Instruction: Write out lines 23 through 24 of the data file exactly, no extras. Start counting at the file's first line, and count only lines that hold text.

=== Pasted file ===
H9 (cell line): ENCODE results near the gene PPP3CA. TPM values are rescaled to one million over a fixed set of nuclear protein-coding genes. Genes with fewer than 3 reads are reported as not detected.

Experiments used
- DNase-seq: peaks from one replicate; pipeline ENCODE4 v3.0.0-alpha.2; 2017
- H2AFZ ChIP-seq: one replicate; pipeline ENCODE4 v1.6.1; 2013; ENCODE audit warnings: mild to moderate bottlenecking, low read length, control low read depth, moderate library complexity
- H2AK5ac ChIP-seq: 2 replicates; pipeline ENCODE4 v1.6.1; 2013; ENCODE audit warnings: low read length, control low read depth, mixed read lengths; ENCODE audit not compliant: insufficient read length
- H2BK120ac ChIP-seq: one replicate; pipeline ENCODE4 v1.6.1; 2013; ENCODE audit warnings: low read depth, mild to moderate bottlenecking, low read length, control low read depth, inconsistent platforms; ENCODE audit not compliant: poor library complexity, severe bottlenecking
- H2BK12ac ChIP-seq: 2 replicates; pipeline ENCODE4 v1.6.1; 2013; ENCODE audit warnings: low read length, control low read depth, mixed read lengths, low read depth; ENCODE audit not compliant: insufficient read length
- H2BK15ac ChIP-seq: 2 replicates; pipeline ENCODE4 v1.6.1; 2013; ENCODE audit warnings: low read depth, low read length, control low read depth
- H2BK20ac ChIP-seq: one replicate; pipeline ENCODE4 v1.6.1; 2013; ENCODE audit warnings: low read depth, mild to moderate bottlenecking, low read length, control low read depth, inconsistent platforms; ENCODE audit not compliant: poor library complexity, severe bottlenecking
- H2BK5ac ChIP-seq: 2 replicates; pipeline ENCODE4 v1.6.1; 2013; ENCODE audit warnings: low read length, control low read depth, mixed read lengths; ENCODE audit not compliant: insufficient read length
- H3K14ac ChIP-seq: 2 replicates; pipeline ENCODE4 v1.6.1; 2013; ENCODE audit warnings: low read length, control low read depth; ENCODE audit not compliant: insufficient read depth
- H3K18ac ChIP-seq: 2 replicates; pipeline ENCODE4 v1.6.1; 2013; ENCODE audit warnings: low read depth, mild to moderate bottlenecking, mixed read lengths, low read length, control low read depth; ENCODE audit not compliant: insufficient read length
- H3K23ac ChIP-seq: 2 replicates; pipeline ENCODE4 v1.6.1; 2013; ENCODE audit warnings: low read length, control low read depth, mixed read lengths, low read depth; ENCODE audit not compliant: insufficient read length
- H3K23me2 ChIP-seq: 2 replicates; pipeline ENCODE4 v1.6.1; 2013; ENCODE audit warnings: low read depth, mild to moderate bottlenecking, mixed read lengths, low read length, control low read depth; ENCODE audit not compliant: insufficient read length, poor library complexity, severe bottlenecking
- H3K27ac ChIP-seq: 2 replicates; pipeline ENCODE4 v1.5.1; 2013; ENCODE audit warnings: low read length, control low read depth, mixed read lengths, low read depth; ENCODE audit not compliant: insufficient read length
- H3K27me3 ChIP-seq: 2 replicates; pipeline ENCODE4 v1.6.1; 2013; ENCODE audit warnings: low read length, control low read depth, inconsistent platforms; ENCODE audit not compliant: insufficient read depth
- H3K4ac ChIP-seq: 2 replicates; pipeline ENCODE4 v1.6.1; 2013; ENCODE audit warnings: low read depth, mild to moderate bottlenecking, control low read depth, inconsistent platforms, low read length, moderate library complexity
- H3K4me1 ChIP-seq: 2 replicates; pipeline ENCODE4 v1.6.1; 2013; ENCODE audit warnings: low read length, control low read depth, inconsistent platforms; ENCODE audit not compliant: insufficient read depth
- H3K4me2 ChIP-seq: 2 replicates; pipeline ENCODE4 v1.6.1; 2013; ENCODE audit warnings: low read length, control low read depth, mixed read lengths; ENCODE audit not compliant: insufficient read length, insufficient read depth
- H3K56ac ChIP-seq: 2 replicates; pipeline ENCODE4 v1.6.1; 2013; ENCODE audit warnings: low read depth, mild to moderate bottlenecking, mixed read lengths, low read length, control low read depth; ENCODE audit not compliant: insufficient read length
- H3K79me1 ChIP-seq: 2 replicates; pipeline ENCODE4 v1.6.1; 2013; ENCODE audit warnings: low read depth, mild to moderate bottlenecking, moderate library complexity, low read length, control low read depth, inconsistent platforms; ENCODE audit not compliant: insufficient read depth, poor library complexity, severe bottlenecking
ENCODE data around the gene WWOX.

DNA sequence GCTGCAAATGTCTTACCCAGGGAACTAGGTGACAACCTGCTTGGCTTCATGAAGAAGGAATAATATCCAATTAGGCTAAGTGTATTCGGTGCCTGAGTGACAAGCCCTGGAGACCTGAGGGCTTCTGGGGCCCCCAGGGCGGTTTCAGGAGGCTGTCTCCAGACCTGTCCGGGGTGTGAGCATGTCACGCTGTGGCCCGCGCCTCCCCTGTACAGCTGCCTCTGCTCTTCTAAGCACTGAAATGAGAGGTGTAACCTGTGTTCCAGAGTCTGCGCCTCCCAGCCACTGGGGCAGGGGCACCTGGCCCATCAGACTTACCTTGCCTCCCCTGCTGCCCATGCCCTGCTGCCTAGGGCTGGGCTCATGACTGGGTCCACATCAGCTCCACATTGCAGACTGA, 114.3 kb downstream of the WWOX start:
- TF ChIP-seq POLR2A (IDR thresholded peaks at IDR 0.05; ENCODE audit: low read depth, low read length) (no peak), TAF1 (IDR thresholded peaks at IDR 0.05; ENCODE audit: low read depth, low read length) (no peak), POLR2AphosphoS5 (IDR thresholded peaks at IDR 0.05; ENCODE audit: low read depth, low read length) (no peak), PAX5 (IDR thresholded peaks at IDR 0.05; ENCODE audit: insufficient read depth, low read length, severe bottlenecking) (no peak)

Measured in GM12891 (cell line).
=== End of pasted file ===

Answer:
DNA sequence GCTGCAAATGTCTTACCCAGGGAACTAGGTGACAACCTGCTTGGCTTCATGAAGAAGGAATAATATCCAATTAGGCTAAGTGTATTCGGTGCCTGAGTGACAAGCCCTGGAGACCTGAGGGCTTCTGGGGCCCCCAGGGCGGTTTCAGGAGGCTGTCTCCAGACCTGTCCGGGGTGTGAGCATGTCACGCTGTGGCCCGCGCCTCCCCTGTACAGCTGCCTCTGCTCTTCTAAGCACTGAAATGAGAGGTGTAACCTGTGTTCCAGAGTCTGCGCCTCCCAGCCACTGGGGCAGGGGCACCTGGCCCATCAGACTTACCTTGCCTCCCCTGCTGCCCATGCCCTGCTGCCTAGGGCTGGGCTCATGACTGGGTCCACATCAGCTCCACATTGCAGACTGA, 114.3 kb downstream of the WWOX start:
- TF ChIP-seq POLR2A (IDR thresholded peaks at IDR 0.05; ENCODE audit: low read depth, low read length) (no peak), TAF1 (IDR thresholded peaks at IDR 0.05; ENCODE audit: low read depth, low read length) (no peak), POLR2AphosphoS5 (IDR thresholded peaks at IDR 0.05; ENCODE audit: low read depth, low read length) (no peak), PAX5 (IDR thresholded peaks at IDR 0.05; ENCODE audit: insufficient read depth, low read length, severe bottlenecking) (no peak)